Cassandra by Evelyn de Morgan

Kassandra (Greek: Κασσάνδρα), was the daughter of King Priam and Queen Hecuba of Troy, and the fraternal twin sister of Helenus.


King Priam (Priamos) and Queen Hekabe

Spouse & Lovers


  • Teledamus
  • Pelops


Gift (Curse) of Prophecy

A common version of her story is that Apollo gave her the power of prophecy in order to seduce her, but when she refused, he spat into her mouth cursing her never to be believed. In an alternative version, she fell asleep in a temple, and snakes licked (or whispered in) her ears so that she was able to hear the future.

Her cursed gift from Apollo became a source of endless pain and frustration to Cassandra. Cassandra was seen as a liar and a madwoman by her family and by the Trojan people. In some versions of the story, she was often locked up in a pyramidal building on the citadel on her father King Priam's orders. She was accompanied there by the wardress who cared for her under orders to inform the King of all of his daughter's "prophetic utterances". She was driven truly insane by this in the versions where she was incarcerated; though in the versions where she was not, she was usually viewed as being simply misunderstood.

According to legend, Cassandra had instructed her twin brother Helenus in the power of prophecy for him to be a prophet. Like her, Helenus was always correct whenever he had made his predictions; but unlike his sister, people believed him.

Fall of Troy

Kassandra foresaw the destruction of Troy. She warned the Trojans about the Greeks hiding inside the Trojan Horse, Agamemnon's death and her own demise at the hands of Aegisthus and Clytemnestra, her mother Hecuba's fate, Odysseus's ten year wanderings before returning to his home, and the murder of Aegisthus and Clytemnestra by her children Electra and Orestes. Cassandra predicted that her cousin Aeneas would escape during the fall of Troy and found a new nation in Rome. However, she was unable to do anything to forestall these tragedies since no one believed her.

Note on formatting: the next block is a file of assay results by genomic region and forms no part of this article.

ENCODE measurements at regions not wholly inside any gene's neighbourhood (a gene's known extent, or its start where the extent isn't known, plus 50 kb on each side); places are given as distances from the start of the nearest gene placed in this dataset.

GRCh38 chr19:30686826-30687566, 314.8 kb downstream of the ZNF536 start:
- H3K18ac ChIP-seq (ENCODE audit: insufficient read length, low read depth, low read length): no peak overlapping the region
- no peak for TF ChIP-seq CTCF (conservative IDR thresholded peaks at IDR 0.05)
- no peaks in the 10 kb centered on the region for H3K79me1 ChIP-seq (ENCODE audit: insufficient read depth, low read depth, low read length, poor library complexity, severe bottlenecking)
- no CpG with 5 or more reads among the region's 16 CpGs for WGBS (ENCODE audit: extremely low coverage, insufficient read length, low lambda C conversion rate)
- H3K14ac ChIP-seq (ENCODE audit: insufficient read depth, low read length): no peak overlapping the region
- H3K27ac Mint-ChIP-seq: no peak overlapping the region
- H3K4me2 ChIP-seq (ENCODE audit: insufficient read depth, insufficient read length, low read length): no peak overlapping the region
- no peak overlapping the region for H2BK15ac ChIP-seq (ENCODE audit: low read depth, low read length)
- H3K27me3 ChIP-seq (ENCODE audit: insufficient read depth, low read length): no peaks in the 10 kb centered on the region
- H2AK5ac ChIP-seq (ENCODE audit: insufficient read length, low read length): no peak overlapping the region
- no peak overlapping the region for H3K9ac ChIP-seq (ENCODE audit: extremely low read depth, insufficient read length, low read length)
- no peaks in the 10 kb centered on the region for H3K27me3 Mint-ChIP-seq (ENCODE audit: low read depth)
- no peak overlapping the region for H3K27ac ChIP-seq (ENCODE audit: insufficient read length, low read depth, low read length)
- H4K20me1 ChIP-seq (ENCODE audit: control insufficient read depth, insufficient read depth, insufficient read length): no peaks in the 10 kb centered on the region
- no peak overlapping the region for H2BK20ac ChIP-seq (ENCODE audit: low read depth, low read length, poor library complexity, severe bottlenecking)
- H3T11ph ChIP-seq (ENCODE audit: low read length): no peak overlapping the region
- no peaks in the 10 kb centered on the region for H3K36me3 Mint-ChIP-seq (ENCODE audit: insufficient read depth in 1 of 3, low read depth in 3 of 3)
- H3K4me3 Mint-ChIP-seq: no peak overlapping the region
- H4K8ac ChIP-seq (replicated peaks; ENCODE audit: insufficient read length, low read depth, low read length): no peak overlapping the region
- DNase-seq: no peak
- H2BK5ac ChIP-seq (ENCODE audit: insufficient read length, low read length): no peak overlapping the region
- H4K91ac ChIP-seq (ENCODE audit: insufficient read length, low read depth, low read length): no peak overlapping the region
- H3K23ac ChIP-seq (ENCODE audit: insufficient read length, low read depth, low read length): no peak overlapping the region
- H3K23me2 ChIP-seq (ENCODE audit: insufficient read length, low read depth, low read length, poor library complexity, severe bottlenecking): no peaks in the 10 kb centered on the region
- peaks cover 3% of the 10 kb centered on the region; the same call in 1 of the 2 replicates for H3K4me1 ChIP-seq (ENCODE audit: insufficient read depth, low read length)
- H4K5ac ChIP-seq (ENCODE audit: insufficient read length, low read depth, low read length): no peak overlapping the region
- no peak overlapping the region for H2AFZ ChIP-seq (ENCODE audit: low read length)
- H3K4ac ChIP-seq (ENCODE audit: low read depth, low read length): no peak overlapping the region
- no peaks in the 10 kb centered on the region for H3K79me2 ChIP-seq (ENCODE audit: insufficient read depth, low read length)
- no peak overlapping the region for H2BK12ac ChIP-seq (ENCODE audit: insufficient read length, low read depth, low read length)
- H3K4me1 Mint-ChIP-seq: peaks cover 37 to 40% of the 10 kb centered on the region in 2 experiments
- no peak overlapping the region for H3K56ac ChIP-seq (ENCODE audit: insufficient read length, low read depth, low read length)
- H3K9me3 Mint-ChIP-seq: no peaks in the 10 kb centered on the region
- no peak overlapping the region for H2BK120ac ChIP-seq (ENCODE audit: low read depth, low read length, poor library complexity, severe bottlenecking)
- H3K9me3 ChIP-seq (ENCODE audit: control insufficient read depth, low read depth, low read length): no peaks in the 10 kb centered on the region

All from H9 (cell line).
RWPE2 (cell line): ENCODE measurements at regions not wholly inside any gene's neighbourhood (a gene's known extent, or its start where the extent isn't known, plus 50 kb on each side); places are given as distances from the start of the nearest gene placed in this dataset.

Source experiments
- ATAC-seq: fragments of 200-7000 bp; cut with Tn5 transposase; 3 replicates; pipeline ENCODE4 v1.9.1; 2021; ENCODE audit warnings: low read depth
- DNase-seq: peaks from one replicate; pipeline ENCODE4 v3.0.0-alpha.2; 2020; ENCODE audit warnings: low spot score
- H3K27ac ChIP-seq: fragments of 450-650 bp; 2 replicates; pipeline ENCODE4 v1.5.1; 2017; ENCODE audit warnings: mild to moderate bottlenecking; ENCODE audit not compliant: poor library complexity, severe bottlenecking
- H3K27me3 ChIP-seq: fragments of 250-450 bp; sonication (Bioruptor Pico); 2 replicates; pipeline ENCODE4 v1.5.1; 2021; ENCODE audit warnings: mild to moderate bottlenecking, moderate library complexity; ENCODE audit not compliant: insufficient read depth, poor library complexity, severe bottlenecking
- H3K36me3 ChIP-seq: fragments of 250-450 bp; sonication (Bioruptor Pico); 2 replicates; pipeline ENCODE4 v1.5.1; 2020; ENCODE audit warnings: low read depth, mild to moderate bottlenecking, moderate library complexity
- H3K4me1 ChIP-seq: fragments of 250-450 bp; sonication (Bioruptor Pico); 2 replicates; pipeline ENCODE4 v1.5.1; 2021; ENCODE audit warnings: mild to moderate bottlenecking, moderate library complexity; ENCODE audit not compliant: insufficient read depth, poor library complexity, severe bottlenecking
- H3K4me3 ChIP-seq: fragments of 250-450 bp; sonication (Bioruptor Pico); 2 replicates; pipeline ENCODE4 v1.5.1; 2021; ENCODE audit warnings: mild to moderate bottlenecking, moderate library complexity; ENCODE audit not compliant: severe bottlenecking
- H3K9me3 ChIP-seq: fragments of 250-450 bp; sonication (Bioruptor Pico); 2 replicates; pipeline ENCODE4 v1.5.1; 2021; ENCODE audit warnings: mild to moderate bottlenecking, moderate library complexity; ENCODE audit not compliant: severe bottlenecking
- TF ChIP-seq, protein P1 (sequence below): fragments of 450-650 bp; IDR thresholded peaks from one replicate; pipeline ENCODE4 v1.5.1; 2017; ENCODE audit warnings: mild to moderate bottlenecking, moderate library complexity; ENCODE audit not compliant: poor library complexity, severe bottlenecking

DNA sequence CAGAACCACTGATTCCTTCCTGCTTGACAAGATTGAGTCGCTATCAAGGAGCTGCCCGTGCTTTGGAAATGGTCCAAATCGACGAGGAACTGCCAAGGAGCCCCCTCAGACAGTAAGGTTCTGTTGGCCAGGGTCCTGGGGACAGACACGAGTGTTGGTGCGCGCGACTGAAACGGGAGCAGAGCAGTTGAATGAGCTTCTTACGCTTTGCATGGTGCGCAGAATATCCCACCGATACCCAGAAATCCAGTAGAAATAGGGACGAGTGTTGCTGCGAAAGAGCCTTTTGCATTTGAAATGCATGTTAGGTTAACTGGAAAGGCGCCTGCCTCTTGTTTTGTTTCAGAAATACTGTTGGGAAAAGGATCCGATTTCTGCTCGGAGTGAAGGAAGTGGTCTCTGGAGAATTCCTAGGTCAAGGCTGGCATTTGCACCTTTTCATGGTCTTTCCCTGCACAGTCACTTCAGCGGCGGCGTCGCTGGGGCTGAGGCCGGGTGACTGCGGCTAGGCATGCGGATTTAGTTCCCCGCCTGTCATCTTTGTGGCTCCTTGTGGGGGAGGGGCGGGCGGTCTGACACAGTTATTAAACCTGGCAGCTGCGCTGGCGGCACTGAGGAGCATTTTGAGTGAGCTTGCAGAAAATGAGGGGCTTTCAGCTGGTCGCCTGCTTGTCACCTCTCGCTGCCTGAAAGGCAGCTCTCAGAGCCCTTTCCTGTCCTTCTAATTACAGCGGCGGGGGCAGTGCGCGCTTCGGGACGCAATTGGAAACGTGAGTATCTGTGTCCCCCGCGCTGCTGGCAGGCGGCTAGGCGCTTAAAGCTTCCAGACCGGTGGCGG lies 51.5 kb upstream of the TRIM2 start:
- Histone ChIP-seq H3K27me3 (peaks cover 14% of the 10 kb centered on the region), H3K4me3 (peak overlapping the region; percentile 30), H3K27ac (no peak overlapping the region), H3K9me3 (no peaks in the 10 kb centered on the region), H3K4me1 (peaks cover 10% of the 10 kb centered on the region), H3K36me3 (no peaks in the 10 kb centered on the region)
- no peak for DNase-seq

At the fall of Troy, Cassandra sought shelter in the temple of Athena and there she embraced the wooden statue of Athena in supplication for her protection, where she was abducted and brutally raped by Ajax the Lesser. Kassandra was clinging so tightly to the statue of the goddess that Ajax knocked it over from its stand as he dragged her away. Athena was furious at the Greeks’ failure to punish Ajax for his crime over his rape of Kassandra in her temple and she gravely punished them with the help of Poseidon and Zeus as Poseidon sent storms and strong winds for her to destroy much of the Greek fleet on their way home from Troy. She punished Ajax herself by causing him to have a terrible death though the sources of his death differ.

After The Trojan War

Cassandra was then taken as a concubine by King Agamemnon of Mycenae. Unbeknownst to Agamemnon, while he was away at war, his wife, Clytemnestra, had begun an affair with Aegisthus. Clytemnestra and Aegisthus then murdered both Agamemnon and Cassandra the minute they came home. Some sources mention that Cassandra and Agamemnon had twin boys, Teledamus and Pelops, both of whom were killed by Aegisthus.


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